Not all CV19 sceptics:
… rush to their FB echo chambers with the latest utterances of cherry picked experts – some of whose opinions I take seriously, though with a modicum of caution – while ignoring all others as government mouthpieces;
… shriek, “we told you so”, on the back of equally cherry picked data;
… deride as morons and suckers those whose beliefs place them elsewhere on a matrix where multiple variables intersect;1
… raced out to endorse, with ill judged enthusiasm given that many were on the Left, the Great Barrington Declaration (of which more in a moment);
Then again, not all who accept CV19 as a real and grave threat dispute that ruling classes across the globe will make hay while the sun shines, seizing this opportunity for further encroachments on hard won liberties, as in the wake of 9/11. And/or living standards, as in the wake of Lehman Brothers. Opportunism is something ruling classes tend to do rather well.
Confused? You should be. Beware the gleam of messianic certainty. All too often it masks an excess of a trait found to some degree in all of us: inability, in the face of things that matter, to live with the excruciations of doubt.
I don’t have the truth on CV19. I lost a very good friend to it in May but otherwise know only a handful who have tested positive. The same goes for everyone I ask, leaving me with a nagging sense, exacerbated by data we’ve long known to be unreliable,3 that maybe this isn’t the Big One; the killer pandemic epidemiologists have been telling us since SARS 2003 is a matter of when not if.
Which is as much as I’m prepared to offer as preface to my three chosen reads. I’ll start with the most controversial.
This 5800 worder by Gegory Sinaisky, on OffGuardian in late September, argues that we have indeed been taken for a right royal ride.
I offer it despite not sharing the author’s belief that the pandemic may have been manufactured. And despite finding his arguments in support of that view unconvincing.4 I offer it because while I do not draw the conclusions Mr Sinaisky draws, least of all on CV19, I agree with the thrust of his assessment of the twilight zone in which Western imperialism now stands. Empires rise and empires fall, but in the past they had not the capacity to take out all advanced life with them. As 500 years of Western ascendancy draw to a close, the biggest and scariest uncertainty is that of how Washington and Wall Street mean to respond.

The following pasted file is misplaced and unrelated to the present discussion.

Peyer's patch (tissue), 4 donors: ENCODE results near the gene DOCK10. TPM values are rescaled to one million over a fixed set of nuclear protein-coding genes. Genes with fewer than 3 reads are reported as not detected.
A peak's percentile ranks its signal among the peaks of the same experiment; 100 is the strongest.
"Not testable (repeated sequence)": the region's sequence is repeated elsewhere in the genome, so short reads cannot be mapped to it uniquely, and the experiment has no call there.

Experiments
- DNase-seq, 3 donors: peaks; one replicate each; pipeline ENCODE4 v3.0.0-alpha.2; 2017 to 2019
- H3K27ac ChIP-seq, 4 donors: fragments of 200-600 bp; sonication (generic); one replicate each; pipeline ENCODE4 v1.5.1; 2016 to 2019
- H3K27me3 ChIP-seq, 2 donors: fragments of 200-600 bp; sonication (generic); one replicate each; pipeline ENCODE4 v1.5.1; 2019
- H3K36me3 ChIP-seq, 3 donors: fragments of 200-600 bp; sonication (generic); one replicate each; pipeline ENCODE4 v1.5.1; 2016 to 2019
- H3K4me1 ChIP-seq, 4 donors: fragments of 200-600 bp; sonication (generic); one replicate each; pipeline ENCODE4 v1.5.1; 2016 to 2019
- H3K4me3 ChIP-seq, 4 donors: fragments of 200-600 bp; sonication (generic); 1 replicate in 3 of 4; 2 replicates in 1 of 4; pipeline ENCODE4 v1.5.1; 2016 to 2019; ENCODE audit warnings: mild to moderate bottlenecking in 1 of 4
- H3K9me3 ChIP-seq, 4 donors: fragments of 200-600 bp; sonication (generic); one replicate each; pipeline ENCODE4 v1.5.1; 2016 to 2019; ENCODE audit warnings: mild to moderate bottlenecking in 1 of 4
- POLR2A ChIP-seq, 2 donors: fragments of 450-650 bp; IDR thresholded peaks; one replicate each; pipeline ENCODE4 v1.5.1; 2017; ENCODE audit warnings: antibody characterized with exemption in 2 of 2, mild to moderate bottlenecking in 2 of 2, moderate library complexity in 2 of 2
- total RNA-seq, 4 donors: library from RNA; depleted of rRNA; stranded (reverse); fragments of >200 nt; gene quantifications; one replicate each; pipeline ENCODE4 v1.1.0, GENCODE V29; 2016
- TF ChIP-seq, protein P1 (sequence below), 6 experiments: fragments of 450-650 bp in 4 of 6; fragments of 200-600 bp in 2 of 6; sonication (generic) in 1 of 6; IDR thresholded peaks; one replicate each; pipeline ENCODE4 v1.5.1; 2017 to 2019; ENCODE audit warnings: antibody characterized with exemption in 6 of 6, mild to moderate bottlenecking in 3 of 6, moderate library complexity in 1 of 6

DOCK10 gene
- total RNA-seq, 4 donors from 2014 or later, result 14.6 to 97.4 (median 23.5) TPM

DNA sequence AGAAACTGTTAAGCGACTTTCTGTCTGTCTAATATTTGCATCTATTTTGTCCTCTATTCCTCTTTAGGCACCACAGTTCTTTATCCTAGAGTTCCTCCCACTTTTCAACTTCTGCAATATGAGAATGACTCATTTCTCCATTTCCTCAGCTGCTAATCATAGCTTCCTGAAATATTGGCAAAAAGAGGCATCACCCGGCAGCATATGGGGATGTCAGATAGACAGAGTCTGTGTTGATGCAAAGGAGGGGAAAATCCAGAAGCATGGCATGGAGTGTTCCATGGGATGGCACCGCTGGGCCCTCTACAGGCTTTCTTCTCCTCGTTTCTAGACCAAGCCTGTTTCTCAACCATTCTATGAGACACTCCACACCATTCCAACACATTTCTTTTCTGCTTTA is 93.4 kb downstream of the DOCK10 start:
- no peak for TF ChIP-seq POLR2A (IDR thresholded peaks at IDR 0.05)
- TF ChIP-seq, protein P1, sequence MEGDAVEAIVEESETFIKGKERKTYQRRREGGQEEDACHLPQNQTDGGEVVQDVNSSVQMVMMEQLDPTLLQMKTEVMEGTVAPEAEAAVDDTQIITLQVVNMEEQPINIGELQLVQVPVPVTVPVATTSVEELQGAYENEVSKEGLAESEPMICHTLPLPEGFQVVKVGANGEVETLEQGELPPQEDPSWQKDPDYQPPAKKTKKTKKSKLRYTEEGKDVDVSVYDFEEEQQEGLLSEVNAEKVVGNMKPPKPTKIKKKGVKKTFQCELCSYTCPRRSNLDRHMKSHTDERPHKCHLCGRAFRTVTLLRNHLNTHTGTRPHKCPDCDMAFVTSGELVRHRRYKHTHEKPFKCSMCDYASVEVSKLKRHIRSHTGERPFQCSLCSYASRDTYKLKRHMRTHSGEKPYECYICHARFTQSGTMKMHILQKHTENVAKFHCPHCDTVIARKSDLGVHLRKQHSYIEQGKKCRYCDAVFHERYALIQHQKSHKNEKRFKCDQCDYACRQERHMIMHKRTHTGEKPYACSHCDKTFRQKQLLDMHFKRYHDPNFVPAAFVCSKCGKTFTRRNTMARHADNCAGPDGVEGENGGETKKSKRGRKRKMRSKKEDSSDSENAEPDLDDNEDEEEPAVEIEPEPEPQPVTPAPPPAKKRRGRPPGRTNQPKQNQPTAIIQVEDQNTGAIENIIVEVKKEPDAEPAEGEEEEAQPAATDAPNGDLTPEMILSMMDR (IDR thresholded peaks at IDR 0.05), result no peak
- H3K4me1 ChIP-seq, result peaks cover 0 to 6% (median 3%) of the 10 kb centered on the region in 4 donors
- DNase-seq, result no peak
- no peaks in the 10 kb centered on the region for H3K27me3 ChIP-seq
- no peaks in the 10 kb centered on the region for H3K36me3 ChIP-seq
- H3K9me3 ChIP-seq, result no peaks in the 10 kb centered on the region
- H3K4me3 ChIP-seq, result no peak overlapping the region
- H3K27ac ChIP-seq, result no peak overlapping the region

Gregory Sinaisky has his answer to that. I fear something different.
The declaration advocates an approach to herd immunity called “focused protection,” where the most vulnerable are supposedly provided haven. At the same time, the youngest are encouraged to become infected to establish broad-based immunity in the population.
The AIER, a libertarian think-tank, which posits as their aim “a society based on property rights and open markets,” is engaged in a highly reactionary, anti-working-class and anti-socialist enterprise. The declaration has been partly funded by the right-wing billionaire, Charles Koch, who hosted a private soiree of scientists, economists, and journalists to provide the homicidal declaration a modicum of respectability and formulate herd immunity as a necessary global policy in response to the pandemic.
A week ago WSWS – site of Socialist Equality Party, phoenix from the ashes of Gerry Healy’s WRP sect – ran this 1600 word piece. It sets out a clear view, with which many on the Left – ‘revolutionary’ and ‘democratic’ alike – would concur, of pandemic as real and capitalism’s response as callous beneath a veneer of concern. As such the piece has my agreement, with the important proviso of my being less certain than WSWS of the full extent of CV19’s lethality.
No confidence! Keir Starmer’s Address to the Nation
Last but by no means least, some may recall a post from the early days. On April 30 I hosted a piece by two academics: Chik Collins (University of Faroe Islands) and my friend and former colleague Peter Jones (Sheffield Hallam). It set out a manifesto for responding to pandemic as if people mattered more than profits.
This week I was asked to host the duo’s latest piece, an imaginary 1250 word declaration by Sir Keir Starmer – described elsewhere on this site as “beneficiary of the dirtiest war ever waged on a Labour leader” – for Boris to step down, on ground of serial incompetence, revolving door venality and assorted scandals, to make way for a government of national unity.
Incidentally, I was talking a week or two ago to reps of UCU’s Sheffield Hallam branch. Their employer is making the usual protestations that nothing is of higher value in its eyes than the safety of staff. (Is there an employer in the whole wide world that doesn’t make this claim?) At the same time, these reps tell me, it has – Pontius Pilate fashion – kicked responsibility down the food chain, leaving it to the discretion of junior but ambitious managers to order academic staff to come in for repeated contact with returning students.